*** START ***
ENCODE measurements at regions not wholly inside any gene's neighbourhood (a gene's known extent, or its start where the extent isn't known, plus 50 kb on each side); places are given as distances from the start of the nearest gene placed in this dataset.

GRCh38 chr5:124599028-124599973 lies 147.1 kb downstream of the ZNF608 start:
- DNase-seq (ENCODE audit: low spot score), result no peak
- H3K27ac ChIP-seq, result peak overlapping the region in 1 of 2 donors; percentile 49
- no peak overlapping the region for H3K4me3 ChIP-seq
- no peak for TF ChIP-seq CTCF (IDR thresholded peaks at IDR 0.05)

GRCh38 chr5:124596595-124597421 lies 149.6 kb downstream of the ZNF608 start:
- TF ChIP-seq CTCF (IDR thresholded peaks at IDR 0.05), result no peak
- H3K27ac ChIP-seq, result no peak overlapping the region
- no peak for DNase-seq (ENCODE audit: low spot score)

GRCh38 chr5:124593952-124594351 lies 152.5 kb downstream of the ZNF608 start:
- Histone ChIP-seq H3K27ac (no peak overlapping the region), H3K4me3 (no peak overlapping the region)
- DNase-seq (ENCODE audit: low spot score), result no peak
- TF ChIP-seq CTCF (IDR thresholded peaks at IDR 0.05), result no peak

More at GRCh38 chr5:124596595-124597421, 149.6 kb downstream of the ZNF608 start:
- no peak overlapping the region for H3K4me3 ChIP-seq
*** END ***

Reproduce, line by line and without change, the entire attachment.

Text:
ENCODE measurements at regions not wholly inside any gene's neighbourhood (a gene's known extent, or its start where the extent isn't known, plus 50 kb on each side); places are given as distances from the start of the nearest gene placed in this dataset.

GRCh38 chr5:124599028-124599973 lies 147.1 kb downstream of the ZNF608 start:
- DNase-seq (ENCODE audit: low spot score), result no peak
- H3K27ac ChIP-seq, result peak overlapping the region in 1 of 2 donors; percentile 49
- no peak overlapping the region for H3K4me3 ChIP-seq
- no peak for TF ChIP-seq CTCF (IDR thresholded peaks at IDR 0.05)

GRCh38 chr5:124596595-124597421 lies 149.6 kb downstream of the ZNF608 start:
- TF ChIP-seq CTCF (IDR thresholded peaks at IDR 0.05), result no peak
- H3K27ac ChIP-seq, result no peak overlapping the region
- no peak for DNase-seq (ENCODE audit: low spot score)

GRCh38 chr5:124593952-124594351 lies 152.5 kb downstream of the ZNF608 start:
- Histone ChIP-seq H3K27ac (no peak overlapping the region), H3K4me3 (no peak overlapping the region)
- DNase-seq (ENCODE audit: low spot score), result no peak
- TF ChIP-seq CTCF (IDR thresholded peaks at IDR 0.05), result no peak

More at GRCh38 chr5:124596595-124597421, 149.6 kb downstream of the ZNF608 start:
- no peak overlapping the region for H3K4me3 ChIP-seq